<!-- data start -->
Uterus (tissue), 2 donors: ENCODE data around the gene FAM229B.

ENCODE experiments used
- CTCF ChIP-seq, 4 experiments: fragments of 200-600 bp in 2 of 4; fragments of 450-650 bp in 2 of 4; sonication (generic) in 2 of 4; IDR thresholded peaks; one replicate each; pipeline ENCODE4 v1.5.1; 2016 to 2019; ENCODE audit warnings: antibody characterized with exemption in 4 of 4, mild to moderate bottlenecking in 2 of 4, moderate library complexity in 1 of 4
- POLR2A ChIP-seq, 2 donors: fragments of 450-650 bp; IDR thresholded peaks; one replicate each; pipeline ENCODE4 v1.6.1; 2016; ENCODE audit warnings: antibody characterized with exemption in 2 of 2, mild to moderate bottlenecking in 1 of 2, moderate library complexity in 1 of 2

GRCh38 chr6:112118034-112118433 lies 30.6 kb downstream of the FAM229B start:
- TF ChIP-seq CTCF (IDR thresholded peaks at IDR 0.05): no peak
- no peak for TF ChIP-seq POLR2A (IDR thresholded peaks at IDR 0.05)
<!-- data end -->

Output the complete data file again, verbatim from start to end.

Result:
Uterus (tissue), 2 donors: ENCODE data around the gene FAM229B.

ENCODE experiments used
- CTCF ChIP-seq, 4 experiments: fragments of 200-600 bp in 2 of 4; fragments of 450-650 bp in 2 of 4; sonication (generic) in 2 of 4; IDR thresholded peaks; one replicate each; pipeline ENCODE4 v1.5.1; 2016 to 2019; ENCODE audit warnings: antibody characterized with exemption in 4 of 4, mild to moderate bottlenecking in 2 of 4, moderate library complexity in 1 of 4
- POLR2A ChIP-seq, 2 donors: fragments of 450-650 bp; IDR thresholded peaks; one replicate each; pipeline ENCODE4 v1.6.1; 2016; ENCODE audit warnings: antibody characterized with exemption in 2 of 2, mild to moderate bottlenecking in 1 of 2, moderate library complexity in 1 of 2

GRCh38 chr6:112118034-112118433 lies 30.6 kb downstream of the FAM229B start:
- TF ChIP-seq CTCF (IDR thresholded peaks at IDR 0.05): no peak
- no peak for TF ChIP-seq POLR2A (IDR thresholded peaks at IDR 0.05)